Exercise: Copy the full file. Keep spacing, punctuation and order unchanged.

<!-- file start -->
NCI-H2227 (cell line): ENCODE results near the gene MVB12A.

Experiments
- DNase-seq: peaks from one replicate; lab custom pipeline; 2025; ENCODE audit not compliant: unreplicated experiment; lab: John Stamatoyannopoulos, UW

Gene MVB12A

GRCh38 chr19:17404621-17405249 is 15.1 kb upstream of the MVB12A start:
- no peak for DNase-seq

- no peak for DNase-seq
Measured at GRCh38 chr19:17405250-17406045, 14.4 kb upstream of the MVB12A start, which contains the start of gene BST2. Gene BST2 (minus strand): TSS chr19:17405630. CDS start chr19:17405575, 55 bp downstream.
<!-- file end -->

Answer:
NCI-H2227 (cell line): ENCODE results near the gene MVB12A.

Experiments
- DNase-seq: peaks from one replicate; lab custom pipeline; 2025; ENCODE audit not compliant: unreplicated experiment; lab: John Stamatoyannopoulos, UW

Gene MVB12A

GRCh38 chr19:17404621-17405249 is 15.1 kb upstream of the MVB12A start:
- no peak for DNase-seq

- no peak for DNase-seq
Measured at GRCh38 chr19:17405250-17406045, 14.4 kb upstream of the MVB12A start, which contains the start of gene BST2. Gene BST2 (minus strand): TSS chr19:17405630. CDS start chr19:17405575, 55 bp downstream.